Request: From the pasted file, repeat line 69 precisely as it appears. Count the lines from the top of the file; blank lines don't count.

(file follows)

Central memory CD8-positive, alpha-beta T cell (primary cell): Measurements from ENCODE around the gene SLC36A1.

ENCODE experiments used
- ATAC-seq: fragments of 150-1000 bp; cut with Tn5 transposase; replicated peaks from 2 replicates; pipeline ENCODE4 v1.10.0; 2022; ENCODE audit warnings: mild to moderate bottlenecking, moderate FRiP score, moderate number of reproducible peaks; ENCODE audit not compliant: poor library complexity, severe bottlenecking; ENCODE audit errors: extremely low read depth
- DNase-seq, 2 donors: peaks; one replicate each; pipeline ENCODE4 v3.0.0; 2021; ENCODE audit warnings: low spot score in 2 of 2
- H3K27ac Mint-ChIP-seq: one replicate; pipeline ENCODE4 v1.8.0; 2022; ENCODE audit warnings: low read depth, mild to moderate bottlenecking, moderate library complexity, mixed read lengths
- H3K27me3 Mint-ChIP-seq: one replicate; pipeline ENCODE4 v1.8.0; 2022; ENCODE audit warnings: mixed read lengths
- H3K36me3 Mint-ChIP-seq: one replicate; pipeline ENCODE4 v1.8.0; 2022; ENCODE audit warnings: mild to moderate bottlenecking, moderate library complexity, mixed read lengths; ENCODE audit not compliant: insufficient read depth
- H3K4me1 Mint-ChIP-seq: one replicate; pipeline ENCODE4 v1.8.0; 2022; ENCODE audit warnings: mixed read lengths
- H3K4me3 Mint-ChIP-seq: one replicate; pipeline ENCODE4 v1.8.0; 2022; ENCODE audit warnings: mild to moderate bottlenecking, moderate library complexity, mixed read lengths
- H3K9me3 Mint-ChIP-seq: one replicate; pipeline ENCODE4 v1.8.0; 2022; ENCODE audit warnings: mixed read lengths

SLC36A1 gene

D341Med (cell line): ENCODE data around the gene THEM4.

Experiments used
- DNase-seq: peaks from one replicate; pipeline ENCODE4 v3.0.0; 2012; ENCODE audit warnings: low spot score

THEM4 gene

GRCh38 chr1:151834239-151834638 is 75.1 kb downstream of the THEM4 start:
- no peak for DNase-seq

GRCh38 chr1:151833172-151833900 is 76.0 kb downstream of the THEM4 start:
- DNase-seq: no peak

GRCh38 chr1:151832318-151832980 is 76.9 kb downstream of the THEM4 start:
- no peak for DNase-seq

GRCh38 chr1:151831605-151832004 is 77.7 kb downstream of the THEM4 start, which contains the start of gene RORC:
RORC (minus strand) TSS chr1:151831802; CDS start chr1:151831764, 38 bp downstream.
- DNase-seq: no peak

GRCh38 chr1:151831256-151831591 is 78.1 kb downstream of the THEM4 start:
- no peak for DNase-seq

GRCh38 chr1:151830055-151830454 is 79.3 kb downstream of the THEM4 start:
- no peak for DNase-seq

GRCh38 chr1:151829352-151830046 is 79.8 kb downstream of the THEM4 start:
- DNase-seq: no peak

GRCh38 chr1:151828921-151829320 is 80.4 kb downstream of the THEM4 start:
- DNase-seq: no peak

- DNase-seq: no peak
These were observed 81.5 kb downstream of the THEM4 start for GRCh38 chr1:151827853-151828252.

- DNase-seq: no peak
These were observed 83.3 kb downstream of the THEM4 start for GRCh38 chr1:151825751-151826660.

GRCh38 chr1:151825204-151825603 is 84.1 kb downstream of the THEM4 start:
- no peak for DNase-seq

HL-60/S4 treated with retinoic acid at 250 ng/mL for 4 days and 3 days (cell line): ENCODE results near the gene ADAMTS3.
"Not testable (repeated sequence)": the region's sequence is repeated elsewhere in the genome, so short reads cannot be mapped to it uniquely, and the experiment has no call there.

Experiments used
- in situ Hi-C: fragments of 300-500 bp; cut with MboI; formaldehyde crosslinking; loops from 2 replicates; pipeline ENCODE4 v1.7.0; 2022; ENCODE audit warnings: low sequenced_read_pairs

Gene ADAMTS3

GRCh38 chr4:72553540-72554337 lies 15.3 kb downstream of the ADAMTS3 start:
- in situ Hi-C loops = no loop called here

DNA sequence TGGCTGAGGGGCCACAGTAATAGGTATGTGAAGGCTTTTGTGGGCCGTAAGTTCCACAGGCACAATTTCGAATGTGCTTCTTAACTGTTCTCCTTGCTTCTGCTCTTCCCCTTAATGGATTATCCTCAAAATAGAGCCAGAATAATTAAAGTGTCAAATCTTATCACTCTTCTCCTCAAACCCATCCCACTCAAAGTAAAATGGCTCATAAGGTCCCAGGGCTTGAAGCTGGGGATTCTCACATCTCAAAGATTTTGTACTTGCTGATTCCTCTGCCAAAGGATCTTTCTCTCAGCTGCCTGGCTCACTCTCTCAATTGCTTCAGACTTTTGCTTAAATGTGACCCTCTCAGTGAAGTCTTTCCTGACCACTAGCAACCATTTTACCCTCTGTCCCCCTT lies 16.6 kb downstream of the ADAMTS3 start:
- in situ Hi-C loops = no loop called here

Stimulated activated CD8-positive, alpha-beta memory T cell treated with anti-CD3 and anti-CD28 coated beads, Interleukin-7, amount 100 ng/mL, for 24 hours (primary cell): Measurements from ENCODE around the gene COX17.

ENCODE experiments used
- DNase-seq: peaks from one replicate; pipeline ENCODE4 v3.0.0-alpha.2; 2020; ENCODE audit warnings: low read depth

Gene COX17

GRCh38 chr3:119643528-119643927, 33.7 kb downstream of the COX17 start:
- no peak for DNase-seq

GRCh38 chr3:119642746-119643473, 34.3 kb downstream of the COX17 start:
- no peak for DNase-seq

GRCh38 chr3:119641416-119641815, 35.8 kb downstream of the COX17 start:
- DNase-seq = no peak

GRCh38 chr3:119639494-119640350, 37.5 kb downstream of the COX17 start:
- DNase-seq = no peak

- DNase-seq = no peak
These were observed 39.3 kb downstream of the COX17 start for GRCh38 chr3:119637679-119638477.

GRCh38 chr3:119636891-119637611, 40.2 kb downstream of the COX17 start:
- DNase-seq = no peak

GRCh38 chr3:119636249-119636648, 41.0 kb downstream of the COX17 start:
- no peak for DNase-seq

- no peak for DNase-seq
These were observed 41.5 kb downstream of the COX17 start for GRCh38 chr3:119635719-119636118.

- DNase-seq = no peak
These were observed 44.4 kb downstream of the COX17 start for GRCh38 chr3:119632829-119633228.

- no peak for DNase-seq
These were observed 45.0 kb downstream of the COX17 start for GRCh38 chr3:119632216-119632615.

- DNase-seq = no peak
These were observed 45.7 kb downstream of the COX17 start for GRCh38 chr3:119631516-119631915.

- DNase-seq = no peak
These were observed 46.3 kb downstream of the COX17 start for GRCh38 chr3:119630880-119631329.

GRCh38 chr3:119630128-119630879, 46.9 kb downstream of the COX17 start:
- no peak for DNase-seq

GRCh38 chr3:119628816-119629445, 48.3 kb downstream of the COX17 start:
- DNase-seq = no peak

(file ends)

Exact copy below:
These were observed 44.4 kb downstream of the COX17 start for GRCh38 chr3:119632829-119633228.